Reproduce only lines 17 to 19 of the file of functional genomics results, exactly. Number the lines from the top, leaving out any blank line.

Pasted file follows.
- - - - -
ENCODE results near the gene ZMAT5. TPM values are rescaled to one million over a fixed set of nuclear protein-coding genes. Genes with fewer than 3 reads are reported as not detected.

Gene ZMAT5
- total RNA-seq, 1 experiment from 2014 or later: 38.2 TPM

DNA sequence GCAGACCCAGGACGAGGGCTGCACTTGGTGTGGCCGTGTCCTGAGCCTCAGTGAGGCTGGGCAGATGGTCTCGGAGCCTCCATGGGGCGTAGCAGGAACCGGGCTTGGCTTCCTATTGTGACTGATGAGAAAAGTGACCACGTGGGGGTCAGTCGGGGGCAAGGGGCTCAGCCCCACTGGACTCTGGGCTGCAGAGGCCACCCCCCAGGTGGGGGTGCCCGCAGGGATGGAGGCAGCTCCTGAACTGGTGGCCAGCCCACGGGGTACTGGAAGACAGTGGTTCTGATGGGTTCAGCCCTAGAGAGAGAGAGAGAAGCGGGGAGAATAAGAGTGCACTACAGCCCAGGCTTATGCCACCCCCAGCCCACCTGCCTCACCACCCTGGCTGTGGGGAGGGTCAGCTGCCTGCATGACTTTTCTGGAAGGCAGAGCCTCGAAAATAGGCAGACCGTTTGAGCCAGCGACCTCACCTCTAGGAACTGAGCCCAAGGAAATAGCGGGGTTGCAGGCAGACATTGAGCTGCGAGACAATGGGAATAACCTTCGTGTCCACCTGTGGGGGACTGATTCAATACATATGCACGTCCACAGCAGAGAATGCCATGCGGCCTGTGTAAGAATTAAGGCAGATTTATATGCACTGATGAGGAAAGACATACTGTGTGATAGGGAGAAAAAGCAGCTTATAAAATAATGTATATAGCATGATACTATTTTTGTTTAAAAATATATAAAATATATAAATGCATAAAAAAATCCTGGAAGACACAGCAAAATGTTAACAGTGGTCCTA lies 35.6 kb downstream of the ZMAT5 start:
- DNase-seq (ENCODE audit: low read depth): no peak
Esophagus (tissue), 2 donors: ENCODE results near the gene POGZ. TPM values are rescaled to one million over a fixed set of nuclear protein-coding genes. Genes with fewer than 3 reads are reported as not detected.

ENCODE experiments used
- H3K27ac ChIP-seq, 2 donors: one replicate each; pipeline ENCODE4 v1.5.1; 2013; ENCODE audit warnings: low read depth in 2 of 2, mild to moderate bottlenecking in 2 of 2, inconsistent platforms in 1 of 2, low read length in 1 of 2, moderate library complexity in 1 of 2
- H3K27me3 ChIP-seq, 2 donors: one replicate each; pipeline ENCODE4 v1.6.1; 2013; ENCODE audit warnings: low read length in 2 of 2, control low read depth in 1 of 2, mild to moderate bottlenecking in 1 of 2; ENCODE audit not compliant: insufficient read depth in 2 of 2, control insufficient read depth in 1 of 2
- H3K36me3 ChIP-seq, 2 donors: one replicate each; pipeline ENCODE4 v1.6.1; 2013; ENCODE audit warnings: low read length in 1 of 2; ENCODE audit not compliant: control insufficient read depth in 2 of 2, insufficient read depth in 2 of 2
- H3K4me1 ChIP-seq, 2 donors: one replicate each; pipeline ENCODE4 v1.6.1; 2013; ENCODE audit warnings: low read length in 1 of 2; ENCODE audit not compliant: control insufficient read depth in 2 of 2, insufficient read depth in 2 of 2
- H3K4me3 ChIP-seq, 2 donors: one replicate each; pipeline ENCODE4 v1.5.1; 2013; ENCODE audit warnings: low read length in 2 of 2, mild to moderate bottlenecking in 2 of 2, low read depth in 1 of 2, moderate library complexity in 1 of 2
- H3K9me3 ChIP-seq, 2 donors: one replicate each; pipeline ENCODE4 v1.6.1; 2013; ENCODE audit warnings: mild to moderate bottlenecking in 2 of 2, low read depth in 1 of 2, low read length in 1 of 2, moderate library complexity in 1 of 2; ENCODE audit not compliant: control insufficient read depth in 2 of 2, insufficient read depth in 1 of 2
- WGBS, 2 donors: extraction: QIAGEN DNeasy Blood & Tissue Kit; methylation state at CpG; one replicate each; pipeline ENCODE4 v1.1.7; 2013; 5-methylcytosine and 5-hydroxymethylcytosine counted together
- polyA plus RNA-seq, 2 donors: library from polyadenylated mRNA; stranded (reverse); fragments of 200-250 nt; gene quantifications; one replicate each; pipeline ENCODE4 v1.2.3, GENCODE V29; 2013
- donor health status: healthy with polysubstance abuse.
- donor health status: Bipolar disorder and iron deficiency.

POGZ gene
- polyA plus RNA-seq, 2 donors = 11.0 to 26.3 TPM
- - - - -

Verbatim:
- donor health status: Bipolar disorder and iron deficiency.

POGZ gene
- polyA plus RNA-seq, 2 donors = 11.0 to 26.3 TPM